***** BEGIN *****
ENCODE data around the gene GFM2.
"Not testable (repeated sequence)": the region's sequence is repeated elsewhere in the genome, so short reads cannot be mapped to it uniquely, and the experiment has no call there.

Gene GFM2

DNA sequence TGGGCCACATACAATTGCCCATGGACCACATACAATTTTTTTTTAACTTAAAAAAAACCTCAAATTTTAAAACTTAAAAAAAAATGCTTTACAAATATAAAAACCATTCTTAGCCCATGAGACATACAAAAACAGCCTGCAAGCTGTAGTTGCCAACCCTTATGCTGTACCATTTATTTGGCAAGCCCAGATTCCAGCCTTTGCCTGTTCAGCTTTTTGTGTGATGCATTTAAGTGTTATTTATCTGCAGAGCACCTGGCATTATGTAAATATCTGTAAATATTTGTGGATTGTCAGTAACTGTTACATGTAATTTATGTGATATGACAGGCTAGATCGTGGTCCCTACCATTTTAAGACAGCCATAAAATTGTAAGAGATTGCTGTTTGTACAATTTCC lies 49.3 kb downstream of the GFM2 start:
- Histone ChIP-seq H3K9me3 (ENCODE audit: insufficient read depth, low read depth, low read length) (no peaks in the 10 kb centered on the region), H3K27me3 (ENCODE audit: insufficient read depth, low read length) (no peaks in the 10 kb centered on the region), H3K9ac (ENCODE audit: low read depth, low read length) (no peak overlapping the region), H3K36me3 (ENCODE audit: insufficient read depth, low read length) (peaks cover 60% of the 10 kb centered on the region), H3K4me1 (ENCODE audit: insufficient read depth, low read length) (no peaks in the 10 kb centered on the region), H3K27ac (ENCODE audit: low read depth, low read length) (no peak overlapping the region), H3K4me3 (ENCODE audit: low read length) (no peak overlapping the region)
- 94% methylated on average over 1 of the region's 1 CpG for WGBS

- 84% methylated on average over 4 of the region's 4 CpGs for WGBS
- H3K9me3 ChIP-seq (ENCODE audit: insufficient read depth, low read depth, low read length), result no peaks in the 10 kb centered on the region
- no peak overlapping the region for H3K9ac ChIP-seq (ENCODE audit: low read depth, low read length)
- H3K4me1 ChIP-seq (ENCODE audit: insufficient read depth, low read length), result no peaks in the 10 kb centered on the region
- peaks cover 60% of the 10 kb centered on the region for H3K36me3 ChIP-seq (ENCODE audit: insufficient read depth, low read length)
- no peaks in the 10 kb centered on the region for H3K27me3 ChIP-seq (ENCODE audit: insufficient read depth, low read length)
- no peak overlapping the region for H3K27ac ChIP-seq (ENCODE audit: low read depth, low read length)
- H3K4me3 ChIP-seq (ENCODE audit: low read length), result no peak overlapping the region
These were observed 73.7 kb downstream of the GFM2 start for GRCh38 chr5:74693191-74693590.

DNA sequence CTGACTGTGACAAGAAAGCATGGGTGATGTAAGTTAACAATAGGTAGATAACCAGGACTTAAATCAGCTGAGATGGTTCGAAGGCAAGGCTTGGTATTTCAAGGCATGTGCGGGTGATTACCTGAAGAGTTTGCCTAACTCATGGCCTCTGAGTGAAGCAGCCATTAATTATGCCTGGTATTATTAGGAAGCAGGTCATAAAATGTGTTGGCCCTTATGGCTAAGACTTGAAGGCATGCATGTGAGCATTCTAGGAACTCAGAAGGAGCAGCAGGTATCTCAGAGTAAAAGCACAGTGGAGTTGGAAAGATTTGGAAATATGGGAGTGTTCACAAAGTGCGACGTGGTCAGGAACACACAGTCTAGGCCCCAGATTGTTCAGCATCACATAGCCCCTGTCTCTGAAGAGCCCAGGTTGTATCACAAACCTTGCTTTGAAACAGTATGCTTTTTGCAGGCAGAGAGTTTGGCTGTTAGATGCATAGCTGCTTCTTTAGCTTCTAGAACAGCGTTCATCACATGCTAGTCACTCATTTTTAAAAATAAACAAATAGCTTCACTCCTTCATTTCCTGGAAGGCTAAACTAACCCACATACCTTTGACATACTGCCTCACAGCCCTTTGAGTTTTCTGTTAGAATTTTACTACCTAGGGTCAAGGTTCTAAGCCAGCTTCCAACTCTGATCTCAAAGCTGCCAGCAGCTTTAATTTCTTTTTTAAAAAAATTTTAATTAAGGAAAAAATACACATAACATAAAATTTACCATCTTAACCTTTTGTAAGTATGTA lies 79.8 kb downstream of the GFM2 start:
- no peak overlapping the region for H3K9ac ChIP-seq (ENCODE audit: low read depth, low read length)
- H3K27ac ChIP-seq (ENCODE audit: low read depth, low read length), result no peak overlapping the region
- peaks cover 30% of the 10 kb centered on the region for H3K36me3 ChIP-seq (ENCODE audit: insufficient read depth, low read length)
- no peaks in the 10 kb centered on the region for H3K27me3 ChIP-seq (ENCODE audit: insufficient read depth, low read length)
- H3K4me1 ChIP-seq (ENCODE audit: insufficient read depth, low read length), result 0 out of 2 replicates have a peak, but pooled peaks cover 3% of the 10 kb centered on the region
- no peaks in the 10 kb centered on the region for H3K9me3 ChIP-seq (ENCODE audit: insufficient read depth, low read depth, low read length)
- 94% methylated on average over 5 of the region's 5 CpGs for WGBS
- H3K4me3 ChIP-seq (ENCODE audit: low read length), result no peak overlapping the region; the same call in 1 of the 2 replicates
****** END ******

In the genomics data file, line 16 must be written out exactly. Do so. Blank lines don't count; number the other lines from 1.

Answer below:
DNA sequence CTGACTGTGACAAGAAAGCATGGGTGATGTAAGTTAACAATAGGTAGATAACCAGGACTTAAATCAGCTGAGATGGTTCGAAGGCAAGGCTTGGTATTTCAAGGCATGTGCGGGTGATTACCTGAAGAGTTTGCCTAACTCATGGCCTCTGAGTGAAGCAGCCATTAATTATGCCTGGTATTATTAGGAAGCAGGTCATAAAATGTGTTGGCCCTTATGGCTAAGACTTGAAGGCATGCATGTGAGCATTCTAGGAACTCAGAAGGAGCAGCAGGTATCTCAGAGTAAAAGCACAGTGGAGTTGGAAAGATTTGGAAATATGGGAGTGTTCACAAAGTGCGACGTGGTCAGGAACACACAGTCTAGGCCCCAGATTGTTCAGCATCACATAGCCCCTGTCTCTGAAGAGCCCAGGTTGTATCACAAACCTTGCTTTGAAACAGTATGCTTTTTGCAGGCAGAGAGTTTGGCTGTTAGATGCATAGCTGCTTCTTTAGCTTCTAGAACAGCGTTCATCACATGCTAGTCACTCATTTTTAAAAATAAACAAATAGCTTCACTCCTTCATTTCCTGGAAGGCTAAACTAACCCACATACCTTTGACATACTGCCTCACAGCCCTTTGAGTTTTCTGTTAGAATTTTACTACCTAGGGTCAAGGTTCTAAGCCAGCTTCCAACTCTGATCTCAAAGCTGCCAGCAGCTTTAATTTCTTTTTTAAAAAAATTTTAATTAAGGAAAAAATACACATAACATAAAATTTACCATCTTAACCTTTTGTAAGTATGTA lies 79.8 kb downstream of the GFM2 start: